Energy businesses are increasingly looking to leverage Internet of Things (IoT) technologies to manage and minimise the impact of their operations on the environment. This is a key finding from an independent study commissioned by global mobile satellite company Inmarsat, which found that monitoring environmental changes is the biggest driver of the technology in the energy sector.
Market research specialist Vanson Bourne interviewed 100 energy companies from across the world as part of Inmarsat’s The Future of IoT in Enterprise. It found that monitoring the environment is the primary driver of IoT adoption in the sector; cited by over half (51 per cent) of respondents, ahead of ‘identifying cost saving opportunities’ (47 per cent) and ‘monitoring customer engagement’ (44 per cent).
Moreover, 44 per cent of respondents stated that they had already improved their environmental sustainability as a result of their use of IoT, and a further 36 per cent expected to do so in future, indicating the effectiveness of the technology in this area.
Commenting on the findings, Phil Meyers, Vice-President at Inmarsat Enterprise, said: “The energy industry is the biggest net contributor to greenhouse gas emissions globally, and while it has made great strides over the past few years to reduce emissions, there remains much work to be done. Energy companies are coming under increasing pressure from regulators, pressure groups and the general public to address this issue, and it is clear that many are looking to new technologies, such as IoT, to increase the sustainability of their operations and reduce their environmental footprints.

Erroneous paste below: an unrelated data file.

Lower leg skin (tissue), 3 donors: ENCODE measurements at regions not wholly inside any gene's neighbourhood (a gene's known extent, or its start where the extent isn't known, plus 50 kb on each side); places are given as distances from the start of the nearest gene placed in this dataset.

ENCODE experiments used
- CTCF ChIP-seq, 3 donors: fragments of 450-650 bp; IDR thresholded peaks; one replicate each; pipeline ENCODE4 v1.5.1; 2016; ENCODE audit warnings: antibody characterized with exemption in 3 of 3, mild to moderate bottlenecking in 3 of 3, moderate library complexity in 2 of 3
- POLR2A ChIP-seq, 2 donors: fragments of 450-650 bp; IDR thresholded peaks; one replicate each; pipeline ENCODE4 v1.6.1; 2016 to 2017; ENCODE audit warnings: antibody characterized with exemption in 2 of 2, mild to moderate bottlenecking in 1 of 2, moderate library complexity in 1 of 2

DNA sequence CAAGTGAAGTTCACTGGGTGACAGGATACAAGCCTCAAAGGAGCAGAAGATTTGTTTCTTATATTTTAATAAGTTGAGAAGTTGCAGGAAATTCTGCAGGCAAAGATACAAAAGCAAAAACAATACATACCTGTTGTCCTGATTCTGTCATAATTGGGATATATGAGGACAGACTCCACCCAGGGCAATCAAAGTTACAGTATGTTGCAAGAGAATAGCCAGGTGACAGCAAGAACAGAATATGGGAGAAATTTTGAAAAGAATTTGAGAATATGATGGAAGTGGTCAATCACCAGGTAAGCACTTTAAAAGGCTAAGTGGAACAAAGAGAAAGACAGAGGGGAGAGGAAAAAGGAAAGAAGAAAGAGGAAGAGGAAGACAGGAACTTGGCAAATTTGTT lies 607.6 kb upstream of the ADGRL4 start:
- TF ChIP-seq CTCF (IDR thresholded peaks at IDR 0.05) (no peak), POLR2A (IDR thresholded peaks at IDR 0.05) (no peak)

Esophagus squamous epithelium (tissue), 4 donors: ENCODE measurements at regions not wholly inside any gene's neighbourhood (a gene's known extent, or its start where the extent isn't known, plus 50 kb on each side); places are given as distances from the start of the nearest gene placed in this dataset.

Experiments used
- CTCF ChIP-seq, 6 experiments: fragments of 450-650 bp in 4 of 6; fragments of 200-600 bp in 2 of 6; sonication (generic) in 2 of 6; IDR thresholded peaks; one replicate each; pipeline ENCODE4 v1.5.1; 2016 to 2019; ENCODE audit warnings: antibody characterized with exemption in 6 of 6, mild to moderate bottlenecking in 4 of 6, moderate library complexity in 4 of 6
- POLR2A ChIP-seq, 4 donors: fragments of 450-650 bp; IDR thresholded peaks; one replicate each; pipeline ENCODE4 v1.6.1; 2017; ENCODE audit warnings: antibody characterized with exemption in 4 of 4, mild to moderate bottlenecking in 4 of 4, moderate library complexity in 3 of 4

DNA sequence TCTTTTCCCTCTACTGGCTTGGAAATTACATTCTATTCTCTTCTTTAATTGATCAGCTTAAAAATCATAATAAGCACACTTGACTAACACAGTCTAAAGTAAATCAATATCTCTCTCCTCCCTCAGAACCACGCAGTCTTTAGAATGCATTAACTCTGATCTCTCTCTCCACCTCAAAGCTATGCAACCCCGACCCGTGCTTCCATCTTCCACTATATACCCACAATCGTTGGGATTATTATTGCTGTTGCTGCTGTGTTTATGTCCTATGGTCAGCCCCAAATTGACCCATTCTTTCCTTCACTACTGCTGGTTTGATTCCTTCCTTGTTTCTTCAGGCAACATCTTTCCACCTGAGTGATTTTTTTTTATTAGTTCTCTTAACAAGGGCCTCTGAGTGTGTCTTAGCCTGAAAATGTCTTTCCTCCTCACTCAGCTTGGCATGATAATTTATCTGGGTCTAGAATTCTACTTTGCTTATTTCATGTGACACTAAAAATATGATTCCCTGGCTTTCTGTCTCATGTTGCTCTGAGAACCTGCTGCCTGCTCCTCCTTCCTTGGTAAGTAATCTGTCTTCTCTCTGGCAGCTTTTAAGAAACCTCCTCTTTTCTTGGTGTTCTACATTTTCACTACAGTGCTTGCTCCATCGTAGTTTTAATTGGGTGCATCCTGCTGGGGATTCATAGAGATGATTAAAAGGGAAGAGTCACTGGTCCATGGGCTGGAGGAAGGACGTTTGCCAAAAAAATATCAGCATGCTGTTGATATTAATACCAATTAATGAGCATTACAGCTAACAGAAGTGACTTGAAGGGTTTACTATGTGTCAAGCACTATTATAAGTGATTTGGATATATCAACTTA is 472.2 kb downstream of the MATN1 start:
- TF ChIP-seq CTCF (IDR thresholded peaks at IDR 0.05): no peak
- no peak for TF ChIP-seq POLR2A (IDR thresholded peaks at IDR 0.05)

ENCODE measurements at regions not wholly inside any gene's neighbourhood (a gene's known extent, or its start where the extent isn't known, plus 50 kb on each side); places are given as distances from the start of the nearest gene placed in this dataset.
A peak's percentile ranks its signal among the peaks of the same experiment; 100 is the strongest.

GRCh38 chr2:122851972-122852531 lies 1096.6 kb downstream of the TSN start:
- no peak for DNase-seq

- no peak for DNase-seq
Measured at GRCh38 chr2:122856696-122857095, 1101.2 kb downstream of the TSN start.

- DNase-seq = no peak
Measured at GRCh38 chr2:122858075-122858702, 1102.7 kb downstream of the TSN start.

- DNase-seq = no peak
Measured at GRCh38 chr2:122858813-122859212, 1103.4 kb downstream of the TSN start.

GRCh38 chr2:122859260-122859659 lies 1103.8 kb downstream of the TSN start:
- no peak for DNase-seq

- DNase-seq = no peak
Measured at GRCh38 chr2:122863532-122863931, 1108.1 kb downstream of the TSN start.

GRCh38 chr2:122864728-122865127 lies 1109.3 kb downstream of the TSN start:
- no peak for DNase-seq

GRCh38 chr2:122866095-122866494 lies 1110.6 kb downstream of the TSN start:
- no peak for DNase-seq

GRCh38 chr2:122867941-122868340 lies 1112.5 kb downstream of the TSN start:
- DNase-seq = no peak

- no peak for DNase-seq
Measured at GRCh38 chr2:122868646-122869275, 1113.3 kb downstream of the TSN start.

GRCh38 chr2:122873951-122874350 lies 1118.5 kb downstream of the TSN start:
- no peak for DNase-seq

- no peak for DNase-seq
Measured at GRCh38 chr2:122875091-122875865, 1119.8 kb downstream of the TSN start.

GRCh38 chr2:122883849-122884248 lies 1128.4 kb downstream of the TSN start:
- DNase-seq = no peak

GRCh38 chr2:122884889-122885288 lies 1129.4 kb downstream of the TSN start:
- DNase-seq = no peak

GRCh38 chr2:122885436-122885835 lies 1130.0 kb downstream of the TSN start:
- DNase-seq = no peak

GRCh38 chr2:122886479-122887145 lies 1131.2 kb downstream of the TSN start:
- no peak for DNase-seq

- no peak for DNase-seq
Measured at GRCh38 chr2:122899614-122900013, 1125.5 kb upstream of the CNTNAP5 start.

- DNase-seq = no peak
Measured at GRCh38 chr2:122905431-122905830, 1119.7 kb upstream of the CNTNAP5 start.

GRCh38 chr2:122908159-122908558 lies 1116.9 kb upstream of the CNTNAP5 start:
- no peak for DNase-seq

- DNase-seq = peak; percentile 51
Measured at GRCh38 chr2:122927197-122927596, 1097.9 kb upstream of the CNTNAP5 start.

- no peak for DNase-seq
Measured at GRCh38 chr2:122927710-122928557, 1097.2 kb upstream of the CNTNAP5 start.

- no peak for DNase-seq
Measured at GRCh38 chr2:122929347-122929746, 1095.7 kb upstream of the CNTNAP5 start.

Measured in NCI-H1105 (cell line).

“Energy lost in the transmission and distribution of fuel is an area in which we could see some significant and immediate improvements. In the US, the oil and gas industry is responsible for leaking approximately 1 million tonnes of methane into the environment every year, contributing as much to greenhouse emissions as 5.6 million cars. However, by deploying IoT sensors, energy companies can automatically optimise gas distribution to manage pressure in their networks and minimise leakage.
“IoT-enabled, condition-based maintenance tools, meanwhile, can also be deployed to monitor the performance of equipment, helping to identify potential problems and address them before they disrupt operations and wreak havoc on the environment,” he continued.
Meyers concluded: “IoT holds a great deal of promise for enabling the energy sector to cut waste and reduce its impact on the environment, but realising these benefits depends upon stable and reliable connectivity. The success of IoT solutions depends on the ability to regularly transmit data gathered by connected networks of sensors and devices back to a control room for analysis, and in the case of the energy sector, much of that will take place at long distances across remote locations that may lack cellular coverage, which is why satellite is critical.”
Satellite communication networks are optimised to deal with critical communications, providing the reliable and resilient connectivity that is fundamental to the successful deployment of IoT solutions. Inmarsat’s L-band satellite communication network can deliver truly global connectivity to any location and collect large volumes of data with 99.9% uptime, enabling energy companies to safeguard their operations and focus on continued innovation.